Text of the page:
CFPB Argues that States Can Pursue Parallel Enforcement Claims
In an amicus brief filed yesterday, the Consumer Financial Protection Bureau (CFPB) told the Third Circuit that state attorneys general can pursue enforcement claims that are parallel to enforcement claims brought by the CFPB.
The amicus brief was filed in support of Pennsylvania’s Attorney General (AG) in the case, Commonwealth of Pennsylvania v. Navient Corp. The state’s AG claims that Navient violated state consumer protection laws and the Consumer Financial Protection Act (CFPA).
The defendant claims that the Pennsylvania cannot pursue their enforcement actions regarding the CFPA violations because the CFPB sued Navient in the same court nine months before the state AG did over the same issues.
In an earlier ruling, the lower court disagreed with Navient’s claim that the CFPA “does not permit state AGs to pursue such claims after the CFPB has filed identical CFPA claims.” The third circuit must now decide whether to reverse or agree with the district court’s decision.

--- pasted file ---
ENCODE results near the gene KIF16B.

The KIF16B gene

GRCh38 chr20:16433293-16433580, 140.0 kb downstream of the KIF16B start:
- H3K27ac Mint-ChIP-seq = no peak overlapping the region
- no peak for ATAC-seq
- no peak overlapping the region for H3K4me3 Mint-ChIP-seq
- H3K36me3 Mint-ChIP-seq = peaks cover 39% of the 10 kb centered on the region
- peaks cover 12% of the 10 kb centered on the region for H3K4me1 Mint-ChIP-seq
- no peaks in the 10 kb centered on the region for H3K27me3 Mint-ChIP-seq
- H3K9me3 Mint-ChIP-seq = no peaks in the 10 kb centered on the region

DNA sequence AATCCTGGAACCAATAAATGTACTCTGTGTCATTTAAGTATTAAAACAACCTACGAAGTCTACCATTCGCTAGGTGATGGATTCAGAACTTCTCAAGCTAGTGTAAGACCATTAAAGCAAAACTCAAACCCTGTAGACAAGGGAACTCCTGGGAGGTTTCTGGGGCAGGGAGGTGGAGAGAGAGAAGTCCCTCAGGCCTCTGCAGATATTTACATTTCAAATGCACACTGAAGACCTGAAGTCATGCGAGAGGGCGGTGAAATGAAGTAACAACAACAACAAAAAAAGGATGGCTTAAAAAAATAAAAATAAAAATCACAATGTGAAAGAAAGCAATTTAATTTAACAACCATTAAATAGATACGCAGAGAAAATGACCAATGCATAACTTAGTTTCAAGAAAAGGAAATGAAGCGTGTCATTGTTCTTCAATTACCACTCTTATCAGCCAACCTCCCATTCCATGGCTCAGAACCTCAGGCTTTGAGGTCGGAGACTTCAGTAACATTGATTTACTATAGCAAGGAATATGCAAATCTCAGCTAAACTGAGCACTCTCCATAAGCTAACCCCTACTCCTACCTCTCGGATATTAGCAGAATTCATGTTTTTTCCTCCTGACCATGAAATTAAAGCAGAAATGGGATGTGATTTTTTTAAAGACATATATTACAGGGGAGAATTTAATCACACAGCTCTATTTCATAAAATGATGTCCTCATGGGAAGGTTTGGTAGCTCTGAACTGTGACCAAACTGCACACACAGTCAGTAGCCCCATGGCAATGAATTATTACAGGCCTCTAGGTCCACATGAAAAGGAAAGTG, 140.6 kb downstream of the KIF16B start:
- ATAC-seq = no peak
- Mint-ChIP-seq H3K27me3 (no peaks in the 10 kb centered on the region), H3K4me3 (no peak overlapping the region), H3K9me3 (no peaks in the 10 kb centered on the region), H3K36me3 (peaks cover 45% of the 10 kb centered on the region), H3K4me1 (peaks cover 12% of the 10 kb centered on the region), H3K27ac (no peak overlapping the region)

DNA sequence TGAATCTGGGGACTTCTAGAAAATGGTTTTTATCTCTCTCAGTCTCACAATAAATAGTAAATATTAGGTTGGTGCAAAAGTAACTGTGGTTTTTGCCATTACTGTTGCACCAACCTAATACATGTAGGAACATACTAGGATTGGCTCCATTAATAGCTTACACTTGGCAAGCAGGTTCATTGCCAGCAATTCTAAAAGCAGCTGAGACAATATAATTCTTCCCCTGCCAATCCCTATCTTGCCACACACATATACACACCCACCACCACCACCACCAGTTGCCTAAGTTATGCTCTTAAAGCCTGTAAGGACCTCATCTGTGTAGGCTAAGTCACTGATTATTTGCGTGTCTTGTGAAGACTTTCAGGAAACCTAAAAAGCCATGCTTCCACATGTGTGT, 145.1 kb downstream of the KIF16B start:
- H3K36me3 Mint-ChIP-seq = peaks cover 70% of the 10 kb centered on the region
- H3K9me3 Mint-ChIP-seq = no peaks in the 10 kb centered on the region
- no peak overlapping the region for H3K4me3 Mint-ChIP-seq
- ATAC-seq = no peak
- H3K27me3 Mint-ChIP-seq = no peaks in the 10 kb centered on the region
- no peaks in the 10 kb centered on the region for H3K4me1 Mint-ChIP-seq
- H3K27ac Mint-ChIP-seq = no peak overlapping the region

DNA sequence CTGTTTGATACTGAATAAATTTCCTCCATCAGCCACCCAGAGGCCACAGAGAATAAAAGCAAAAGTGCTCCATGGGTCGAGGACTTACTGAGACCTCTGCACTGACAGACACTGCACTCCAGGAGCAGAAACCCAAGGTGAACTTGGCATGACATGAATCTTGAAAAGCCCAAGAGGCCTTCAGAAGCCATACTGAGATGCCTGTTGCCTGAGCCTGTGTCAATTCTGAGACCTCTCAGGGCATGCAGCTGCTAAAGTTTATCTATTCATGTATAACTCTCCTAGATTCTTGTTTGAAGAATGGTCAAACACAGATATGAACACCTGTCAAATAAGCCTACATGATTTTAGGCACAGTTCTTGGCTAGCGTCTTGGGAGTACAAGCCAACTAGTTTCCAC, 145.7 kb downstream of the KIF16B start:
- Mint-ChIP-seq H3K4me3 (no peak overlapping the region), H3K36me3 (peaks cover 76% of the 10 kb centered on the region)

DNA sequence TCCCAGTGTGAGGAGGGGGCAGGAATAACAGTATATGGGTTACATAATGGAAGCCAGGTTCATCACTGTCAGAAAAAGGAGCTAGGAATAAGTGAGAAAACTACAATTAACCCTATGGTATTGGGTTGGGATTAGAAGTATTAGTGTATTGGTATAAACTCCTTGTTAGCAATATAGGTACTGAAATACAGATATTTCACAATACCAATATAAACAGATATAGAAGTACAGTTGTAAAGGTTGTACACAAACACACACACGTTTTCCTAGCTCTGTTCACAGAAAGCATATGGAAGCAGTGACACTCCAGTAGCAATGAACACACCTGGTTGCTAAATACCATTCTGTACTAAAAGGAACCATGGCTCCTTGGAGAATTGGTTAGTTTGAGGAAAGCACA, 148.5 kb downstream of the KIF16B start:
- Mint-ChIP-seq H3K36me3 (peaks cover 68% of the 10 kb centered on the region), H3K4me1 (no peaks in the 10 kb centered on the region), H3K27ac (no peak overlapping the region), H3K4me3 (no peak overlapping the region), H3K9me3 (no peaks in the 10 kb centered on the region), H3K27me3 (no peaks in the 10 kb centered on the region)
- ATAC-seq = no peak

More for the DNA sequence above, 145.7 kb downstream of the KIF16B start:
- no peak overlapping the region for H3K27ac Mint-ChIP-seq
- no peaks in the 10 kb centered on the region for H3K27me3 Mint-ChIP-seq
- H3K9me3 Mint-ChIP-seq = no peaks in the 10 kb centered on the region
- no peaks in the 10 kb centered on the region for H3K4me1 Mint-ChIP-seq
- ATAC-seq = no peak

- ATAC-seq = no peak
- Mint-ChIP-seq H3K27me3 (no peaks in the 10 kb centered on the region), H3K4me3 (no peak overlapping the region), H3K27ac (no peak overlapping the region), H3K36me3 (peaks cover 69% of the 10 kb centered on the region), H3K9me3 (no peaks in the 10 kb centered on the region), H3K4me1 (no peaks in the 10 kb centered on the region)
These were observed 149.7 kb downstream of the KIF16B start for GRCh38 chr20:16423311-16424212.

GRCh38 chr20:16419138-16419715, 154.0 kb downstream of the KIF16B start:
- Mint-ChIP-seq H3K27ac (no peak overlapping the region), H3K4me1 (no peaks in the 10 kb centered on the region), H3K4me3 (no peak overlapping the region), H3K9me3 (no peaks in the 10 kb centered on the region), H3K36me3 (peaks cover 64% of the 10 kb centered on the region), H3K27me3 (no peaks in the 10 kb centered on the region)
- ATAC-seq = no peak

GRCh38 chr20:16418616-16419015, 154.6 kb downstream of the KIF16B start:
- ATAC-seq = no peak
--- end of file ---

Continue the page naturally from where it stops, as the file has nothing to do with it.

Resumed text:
In their amicus brief, the CFPB argued that “Section 5552 affirmatively authorizes states to bring claims enforcing the CFPA. Nothing in that section prohibits such actions merely because, as happened here, they are similar to claims that the Bureau has also brought.” The CFPB added, “There is no merit to any of Navient’s arguments. Moreover, such an inference would be particularly inappropriate because when Congress wants to preclude parallel state and federal claims with respect to a statute both can enforce, it does so specifically, not by inference.”
The Third Circuit is expected to issue a ruling over the next several months.